Tuesday, October 26, 2010

Where's that Pineapple Express?

It's not warm in Seattle. So not warm that last week I wore my elbow length Twilight mittens and handknit hat to the Husky game. I'm currently wearing a thick scarf wrapped twice around my neck, and have been all day at work. It may be nothing compared to more northern climes, but dang, right now Seattle feels cold.

I turned on the heat in my house this morning. I feel like I'm giving in to the age-old battle with old man winter. Every year I try to wait as long as possible, for three reasons:
1- I like to think the longer I wait to turn on the heat, the thicker my blood will get and I'll be able to handle the cold better.
2- It gives me a chance to break into all my knitting and really appreciate the warm things I create.
3- I'm cheap and don't like to pay extra for the heating when I don't have to!

But last night I got COLD. I was in my room in the basement and I was freezing my fingers off. I'd say my tootsies, but I've taken to putting my slippers on the moment I get home and not taking them off until I go to bed (I'd wear them in the mornings, too, but then I just forget to put on real shoes and wear my slippers to the office. True story, happened more than once). But regardless of my flannel pajama pants, my hooded sweatshirt and my slippers, I was cold last night, so I turned on the baseboard heater in my room for an hour or so before bedtime. 

In the morning I rolled out of my warm and cozy bed into the FREEZING COLD stream of air coming out of my ceiling vent regulated by the thermostat upstairs. BRRRR! At that moment I decided I was turning on the heat. I was appalled when I saw that the thermostat was set to... wait for it... cool. Not heat. Not auto. COOL. Why in the helll...???

I'm hoping for a warm welcome when I get home tonight.

Monday, October 25, 2010


I've been lax about posting lately, but I have a project (or two), a pattern, and a couple delicious foods to post. As soon as I find my camera and take some pictures I'll get them up here.

I'll give you a hint as to my current project:

It's yellow.

It'll have a pom pom.

And it might hop right off your head!

Wednesday, October 6, 2010


How's about a quick knit.


16" circulars, size 6-8US (I used size 8)
non-scratchy yarn (I used 50% alpaca, 50% acrylic)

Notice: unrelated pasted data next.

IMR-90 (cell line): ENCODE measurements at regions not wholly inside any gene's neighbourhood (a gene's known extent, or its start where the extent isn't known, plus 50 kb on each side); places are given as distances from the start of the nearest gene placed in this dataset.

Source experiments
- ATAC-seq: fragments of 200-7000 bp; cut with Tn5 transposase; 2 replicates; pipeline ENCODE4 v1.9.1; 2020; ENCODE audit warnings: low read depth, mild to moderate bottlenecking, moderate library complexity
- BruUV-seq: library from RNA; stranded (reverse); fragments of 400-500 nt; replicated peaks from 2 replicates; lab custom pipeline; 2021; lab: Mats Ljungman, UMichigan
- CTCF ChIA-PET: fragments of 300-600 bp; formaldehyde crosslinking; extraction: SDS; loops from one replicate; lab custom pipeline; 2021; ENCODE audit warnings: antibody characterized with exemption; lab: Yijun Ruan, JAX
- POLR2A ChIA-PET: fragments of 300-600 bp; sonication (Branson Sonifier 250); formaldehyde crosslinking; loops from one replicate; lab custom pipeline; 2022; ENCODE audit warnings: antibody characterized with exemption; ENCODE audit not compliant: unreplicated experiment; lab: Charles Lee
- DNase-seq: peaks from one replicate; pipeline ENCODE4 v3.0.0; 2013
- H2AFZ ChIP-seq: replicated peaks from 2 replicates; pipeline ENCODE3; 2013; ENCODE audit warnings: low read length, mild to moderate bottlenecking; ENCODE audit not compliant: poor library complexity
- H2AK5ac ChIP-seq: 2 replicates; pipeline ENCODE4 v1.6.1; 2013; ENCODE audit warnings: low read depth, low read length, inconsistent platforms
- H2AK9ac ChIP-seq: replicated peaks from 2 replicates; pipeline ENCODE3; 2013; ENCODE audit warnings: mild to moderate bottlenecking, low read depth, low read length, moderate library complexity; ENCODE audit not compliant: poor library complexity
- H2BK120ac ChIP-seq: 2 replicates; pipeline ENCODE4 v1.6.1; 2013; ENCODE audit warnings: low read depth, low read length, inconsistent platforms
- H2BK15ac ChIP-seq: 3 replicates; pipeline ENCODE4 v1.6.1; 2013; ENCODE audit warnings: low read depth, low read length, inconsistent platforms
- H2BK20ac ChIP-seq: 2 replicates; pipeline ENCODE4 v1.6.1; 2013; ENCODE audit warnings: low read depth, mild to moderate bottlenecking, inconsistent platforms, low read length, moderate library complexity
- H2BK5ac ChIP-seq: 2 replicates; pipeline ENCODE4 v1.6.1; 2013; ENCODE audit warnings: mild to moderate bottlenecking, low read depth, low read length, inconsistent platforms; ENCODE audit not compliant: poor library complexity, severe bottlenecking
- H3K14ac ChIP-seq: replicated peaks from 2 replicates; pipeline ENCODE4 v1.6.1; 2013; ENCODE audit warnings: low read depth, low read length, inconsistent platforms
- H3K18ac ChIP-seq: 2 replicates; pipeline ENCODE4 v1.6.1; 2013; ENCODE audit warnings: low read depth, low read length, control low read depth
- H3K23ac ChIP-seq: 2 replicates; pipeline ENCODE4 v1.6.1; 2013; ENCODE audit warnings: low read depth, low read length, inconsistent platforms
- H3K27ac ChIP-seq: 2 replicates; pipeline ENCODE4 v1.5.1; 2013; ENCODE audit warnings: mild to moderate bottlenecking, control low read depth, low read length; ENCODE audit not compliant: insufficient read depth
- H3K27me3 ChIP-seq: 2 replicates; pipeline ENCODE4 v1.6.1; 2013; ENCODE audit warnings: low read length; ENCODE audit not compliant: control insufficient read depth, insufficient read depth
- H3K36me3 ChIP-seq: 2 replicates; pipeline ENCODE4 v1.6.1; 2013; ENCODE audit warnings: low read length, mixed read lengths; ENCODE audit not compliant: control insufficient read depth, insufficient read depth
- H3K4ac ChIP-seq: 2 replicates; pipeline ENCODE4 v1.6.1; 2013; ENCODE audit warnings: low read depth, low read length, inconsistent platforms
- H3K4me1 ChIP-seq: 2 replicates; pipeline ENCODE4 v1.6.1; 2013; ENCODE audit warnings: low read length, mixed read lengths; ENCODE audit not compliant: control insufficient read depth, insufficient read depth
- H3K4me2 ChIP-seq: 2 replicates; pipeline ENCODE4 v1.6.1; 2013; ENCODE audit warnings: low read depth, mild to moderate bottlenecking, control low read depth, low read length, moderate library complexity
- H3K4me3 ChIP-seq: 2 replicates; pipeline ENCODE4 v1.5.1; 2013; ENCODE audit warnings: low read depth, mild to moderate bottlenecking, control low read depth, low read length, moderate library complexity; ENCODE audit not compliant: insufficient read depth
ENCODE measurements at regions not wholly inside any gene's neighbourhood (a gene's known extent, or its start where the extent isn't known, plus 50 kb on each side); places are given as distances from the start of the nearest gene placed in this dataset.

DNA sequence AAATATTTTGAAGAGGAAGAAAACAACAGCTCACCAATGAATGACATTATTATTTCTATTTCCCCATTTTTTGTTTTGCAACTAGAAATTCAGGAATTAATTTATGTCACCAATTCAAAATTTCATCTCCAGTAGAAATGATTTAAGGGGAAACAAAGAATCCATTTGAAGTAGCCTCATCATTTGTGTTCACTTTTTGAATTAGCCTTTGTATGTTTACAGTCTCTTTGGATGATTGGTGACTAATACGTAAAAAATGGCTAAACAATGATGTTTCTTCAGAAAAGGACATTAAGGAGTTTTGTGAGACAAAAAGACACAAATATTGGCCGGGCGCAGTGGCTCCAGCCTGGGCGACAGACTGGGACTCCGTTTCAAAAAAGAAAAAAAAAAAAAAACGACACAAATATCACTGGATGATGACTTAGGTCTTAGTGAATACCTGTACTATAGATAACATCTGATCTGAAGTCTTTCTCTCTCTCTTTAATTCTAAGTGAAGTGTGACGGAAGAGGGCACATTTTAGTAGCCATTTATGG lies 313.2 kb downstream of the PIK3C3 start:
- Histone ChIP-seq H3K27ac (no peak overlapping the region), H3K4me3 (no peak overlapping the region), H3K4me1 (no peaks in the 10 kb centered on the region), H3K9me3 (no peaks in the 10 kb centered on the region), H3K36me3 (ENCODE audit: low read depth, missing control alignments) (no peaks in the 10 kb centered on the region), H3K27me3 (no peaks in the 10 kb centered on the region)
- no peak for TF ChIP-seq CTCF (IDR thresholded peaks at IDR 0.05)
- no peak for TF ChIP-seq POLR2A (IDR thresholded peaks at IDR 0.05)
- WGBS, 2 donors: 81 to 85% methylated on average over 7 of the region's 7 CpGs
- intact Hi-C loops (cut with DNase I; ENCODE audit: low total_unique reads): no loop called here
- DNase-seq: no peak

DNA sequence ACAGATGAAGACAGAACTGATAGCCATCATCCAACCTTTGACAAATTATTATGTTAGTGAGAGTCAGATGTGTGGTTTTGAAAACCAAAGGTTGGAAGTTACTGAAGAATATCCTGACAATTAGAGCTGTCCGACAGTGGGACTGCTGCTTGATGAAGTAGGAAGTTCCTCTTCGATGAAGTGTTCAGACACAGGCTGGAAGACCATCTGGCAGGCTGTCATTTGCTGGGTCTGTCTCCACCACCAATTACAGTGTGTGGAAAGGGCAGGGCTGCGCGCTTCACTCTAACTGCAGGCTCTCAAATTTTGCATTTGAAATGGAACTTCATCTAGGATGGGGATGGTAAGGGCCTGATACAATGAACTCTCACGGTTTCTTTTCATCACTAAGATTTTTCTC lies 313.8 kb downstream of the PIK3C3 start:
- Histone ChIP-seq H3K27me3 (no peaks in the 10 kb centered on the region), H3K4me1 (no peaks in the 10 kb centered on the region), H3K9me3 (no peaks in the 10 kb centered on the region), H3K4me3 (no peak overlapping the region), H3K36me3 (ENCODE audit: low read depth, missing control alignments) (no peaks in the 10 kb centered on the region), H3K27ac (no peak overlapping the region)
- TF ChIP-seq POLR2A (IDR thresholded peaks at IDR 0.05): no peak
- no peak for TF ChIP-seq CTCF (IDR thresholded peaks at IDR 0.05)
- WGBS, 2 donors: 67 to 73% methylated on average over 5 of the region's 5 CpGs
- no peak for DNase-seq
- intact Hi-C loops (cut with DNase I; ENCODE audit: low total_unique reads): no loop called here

tapestry needle


CO 94 sts, or enough to get gauge. See gauge calculator at bottom for those of you who want really really easy maths.

Join in round.
Knit 5 rows in twisted rib (K into the back loop, p1).

Knit 20 rows in stockinette stitch (or rows to get desired width).

Knit 5 rows twisted rib.

Bind off using favored "stretchy" method.  Sewn bind off works. Or, for really easy, bind off knitting the ks, purl the ps.

Option 1: 
CO anywhere form 6-10, depending on desired size.
Row 1: K.
Row 2 and other even rows: P.
Rows 3, 5, and 7: Kfb across.
Row 9: Bind off.
Twist into rosette and sew together. 

Option 2:
CO 21 sts.
Knit 2 rows.
 Pass all sts, one at a time, over first sts.
Twist into rosette. Stitch in place.

Gauge calculator:

I needed this in particular for the yarn I used. Since it was reclaimed from a sweater, I had no idea the yarn weight. I estimated I would need the headband to be about 16 inches to fit around my head (but it's small, so a normal person might need it to be 17 inches), then knit a small swatch in st st.

CO 18, knit in st st for ~4 inches.

Use this formula to figure out how many sts you should cast on:

___18 sts___      =      ___Y sts___
    X inches                     17 inches

where x = the width, in inches, of your swatch, without pulling; and y = the number of sts to CO for the project.

My swatch was 3.25 inches wide, so (18 x 17)/3.25 = 94.

Friday, October 1, 2010

Cider-Glazed Squash with Mushrooms

Another attempt to use up my chanterelles. This was another really really good one. I modified, but really only a bit by adding mushrooms and onions and changing some quantities.  And I used apple cider we pressed at home two years ago that I recently discovered in the freezer.  Highly suggest this one.

Cider-Glazed Squash with Mushrooms
Adapted from Old Fashioned Living

2lbs winter squash (delicata or acorn, etc.)
1 cup onions
1 1/2 cup diced mushrooms (chanterelles)
3 Tbsp butter
2 Tbsp ground sage
2 tsp rosemary, chopped
1-1 1/2 cup apple cider
1 cup water
2 tsp red wine vinegar
1 tsp salt
extra salt and pepper to taste

Peel, de-seed, and cut squash into 1/2 inch or so cubes. Melt butter in skillet over low heat.  Add sage and rosemary and brown butter, 3-5 minutes.  Add there rest of the ingredients. Cook over medium heat, stirring occasionally, 20-30 minutes, or until squash is fork-tender and liquid has boiled down to a glaze. Season with additional salt and pepper to taste.

Beefed-up Mac and Cheese

I've been trying all sorts of new recipes in my attempt to use all my chanterelles before they go bad. So far both of the "recipes" have been delicious, as was the ravioli I tossed in butter, 'shrooms, garlic and sage. Nom nom nom.  Last night I decided that I needed to find a new recipe to use up the heavy cream I had in the fridge from my Chocolate Peanut Butter Ice cream. I knew if I didn't have a recipe, I wouldn't use it and it would just go bad in the fridge. So Mac and Cheese it was.